A certain section of economists feel, and quite rightly, that these measures are too theoretical and do not have much relevance to the real issues at grass-root levels. Most farmers do not get the MSP due to rampant corruption and are cheated by government agencies. It is also difficult for them to shift to value-added crops due to lack of finances. Moreover, at times of high yield, they are forced to sell vegetables below costs of farming as has happened this year in case of onions.
Meanwhile, Rajasthan, Madhya Pradesh and Chhattisgarh, after the new government took over, announced loan waivers, as promised before the elections. In Rajasthan, Chief Minister Gehlot announced waivers of farm loans up to Rs 2 lakhs till November, costing the exchequer Rs 18,000 crore. Earlier in MP, Kamal Nath cleared a proposal for waiving farm loans up to Rs 2 lakhs, which is expected to benefit 34 lakh farmers, whose size was pegged around Rs 35, 000 crore. However, such waivers may not be useful in the long-term because in MP, a study was undertaken which pointed out that farm related non-performing assets doubled in a little over three years between 2014-15 and June 2018.
It is indeed distressing to note that the share of the farm sector in GDP declined from 29 per cent in 1990 to about 17 per cent in 2016 but it remains a major source of employment. According to OECD data, 85 per cent of operational land holdings are less than 2 hectares and account for 45 per cent of the total cropped area. Only 5 per cent of farmers work on land holding larger than 4 hectares, as per the Agricultural Census 2016.
Productivity lags other Asian economies such as China, Vietnam and Thailand and average yields are low compared to other global producers. Wheat and rice yields are nearly 3 times lower than world yields while those for mango, banana, onion or potato are between 2 and 7 times lower than the highest yields achieved globally, says OECD.
In such a situation, the obvious answer is cooperative farming of say three to five small farms and trying to raise productivity. Added to this, diversification from staple crops to value added crops and certain vegetables and fruits would help to boost farmers’ income. It would be ideal if some areas go for contract farming and entrepreneurs come with capital and technology to reverse the trend of declining productivity and falling prices. There is need for political parties through the involvement of panchayats to ensure that either cooperative farming or contract farming becomes a reality and aids small and marginal farmers.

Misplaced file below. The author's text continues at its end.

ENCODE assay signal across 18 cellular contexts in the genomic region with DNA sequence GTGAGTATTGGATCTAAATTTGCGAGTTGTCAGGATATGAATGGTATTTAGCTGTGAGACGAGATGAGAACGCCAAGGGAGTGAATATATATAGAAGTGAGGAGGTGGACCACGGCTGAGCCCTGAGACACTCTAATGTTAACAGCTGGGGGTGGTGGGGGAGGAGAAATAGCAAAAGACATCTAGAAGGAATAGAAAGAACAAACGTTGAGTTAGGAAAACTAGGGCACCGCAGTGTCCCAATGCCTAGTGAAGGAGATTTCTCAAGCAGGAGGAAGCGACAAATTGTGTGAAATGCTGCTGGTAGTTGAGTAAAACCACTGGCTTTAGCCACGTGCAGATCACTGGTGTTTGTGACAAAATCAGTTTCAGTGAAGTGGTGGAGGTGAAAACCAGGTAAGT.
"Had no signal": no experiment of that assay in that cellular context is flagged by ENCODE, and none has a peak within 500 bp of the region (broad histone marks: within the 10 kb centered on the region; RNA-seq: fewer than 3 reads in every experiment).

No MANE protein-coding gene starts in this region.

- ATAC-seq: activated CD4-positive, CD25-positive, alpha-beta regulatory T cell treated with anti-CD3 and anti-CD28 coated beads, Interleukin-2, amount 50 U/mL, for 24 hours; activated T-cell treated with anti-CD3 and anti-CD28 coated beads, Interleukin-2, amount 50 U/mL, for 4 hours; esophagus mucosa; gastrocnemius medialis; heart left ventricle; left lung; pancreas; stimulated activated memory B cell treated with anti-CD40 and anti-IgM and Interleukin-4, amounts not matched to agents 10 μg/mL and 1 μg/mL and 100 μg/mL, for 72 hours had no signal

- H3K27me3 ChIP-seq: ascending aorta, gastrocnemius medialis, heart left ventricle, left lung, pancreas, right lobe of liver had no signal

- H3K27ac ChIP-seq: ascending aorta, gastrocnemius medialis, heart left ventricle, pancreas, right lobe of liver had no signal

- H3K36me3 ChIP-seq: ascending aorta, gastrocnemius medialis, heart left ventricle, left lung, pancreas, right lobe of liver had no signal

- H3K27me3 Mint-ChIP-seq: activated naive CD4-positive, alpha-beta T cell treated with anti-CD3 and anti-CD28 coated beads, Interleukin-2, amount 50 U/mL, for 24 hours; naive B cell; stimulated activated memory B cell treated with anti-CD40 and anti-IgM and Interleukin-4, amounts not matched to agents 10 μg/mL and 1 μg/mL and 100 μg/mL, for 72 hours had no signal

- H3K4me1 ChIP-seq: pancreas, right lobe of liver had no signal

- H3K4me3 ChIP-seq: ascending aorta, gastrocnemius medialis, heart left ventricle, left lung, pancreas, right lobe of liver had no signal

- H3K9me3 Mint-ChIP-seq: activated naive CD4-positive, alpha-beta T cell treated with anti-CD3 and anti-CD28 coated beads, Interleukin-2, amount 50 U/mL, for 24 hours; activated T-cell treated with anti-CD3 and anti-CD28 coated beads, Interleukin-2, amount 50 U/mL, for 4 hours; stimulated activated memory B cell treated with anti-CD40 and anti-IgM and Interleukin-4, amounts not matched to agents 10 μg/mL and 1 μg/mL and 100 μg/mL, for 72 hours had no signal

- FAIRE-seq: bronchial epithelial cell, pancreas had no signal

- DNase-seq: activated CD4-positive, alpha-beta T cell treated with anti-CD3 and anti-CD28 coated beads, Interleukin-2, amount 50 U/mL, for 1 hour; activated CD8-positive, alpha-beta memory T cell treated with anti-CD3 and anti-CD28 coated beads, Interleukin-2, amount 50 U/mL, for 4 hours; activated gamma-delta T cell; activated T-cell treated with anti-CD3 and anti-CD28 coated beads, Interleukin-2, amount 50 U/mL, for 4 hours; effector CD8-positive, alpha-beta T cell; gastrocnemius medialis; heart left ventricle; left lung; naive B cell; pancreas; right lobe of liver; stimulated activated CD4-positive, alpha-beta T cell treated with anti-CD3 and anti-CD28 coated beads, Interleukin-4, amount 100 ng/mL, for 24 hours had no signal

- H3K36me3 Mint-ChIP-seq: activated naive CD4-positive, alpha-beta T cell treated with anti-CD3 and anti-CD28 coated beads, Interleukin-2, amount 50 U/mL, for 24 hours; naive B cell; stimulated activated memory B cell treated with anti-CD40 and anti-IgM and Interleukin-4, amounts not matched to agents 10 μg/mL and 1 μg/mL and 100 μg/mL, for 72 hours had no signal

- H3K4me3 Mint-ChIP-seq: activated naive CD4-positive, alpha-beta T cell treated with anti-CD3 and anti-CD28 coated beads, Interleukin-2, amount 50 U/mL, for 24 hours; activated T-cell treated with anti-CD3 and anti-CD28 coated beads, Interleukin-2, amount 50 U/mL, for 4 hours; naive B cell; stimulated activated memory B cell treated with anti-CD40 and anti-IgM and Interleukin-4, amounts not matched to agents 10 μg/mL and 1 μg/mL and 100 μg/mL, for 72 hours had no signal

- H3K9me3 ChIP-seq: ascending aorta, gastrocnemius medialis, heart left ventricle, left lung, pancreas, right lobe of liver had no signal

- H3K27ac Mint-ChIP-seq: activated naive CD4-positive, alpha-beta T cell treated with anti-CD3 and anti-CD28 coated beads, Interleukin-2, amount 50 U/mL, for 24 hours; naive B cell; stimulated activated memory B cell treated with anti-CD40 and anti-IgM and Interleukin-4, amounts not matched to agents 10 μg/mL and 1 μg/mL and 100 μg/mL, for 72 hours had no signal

Another significant point missing in the Niti Aayog paper is the emphasis on R&D. The Indian Council of Agricultural Research (ICAR) should reach out to farmers at the sub-divisional levels through panchayats and, in cooperation with the IITs, help farmers with innovative and low-cost farming technologies. Strategies should have evolved for creating infrastructure for watershed development and integrating rainwater harvesting with irrigation, creation of markets and storage facilities. Moreover, there should be some stress on organic farming, not just for those who are interested in exports but also to get higher prices in the domestic market.
Thus, loan waivers may not be the right panacea for revival or rejuvenation of the farm sector. The way farm distress is headed may have a disastrous effect in the near future and thus the question of agricultural rejuvenation must remain a priority. The adoption of the right strategy, whether by the BJP or the Congress, is imperative as it would have a great bearing on their performance in the 2019 elections. An action plan with specific targets has to be brought out as early as possible. — INFA